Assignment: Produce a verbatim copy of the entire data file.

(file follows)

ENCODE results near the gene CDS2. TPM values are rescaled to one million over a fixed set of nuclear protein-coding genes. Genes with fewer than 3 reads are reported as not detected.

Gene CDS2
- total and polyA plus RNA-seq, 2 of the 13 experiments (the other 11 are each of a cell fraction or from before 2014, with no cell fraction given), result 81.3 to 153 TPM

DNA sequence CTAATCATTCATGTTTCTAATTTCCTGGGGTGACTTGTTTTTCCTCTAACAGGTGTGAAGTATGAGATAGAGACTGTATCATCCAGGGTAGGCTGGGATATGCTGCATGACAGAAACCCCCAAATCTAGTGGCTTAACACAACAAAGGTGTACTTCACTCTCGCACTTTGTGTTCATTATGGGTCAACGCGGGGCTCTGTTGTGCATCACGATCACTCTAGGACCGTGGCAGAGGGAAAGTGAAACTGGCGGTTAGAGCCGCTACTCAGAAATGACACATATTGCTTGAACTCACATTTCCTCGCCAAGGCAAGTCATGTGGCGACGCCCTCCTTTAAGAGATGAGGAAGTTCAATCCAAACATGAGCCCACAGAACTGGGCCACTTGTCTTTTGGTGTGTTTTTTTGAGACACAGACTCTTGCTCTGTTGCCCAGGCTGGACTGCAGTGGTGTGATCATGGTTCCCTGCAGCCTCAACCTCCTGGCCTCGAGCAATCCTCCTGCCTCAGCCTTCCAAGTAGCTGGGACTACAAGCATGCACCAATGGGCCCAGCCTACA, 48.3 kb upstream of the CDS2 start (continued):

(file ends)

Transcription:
ENCODE results near the gene CDS2. TPM values are rescaled to one million over a fixed set of nuclear protein-coding genes. Genes with fewer than 3 reads are reported as not detected.

Gene CDS2
- total and polyA plus RNA-seq, 2 of the 13 experiments (the other 11 are each of a cell fraction or from before 2014, with no cell fraction given), result 81.3 to 153 TPM

DNA sequence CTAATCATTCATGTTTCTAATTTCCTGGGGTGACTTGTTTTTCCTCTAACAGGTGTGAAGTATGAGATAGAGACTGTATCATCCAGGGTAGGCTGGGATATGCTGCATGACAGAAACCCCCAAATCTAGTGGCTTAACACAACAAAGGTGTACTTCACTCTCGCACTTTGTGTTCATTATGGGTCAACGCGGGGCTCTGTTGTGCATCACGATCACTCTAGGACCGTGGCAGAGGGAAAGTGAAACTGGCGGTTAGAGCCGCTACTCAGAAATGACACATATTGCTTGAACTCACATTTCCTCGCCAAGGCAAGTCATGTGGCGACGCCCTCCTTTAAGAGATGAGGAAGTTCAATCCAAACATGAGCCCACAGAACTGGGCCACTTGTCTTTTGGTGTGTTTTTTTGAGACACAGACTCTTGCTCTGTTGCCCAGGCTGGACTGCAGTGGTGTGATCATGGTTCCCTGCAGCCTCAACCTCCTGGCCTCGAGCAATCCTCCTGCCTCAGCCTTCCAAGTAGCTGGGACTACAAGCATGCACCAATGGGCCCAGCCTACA, 48.3 kb upstream of the CDS2 start (continued):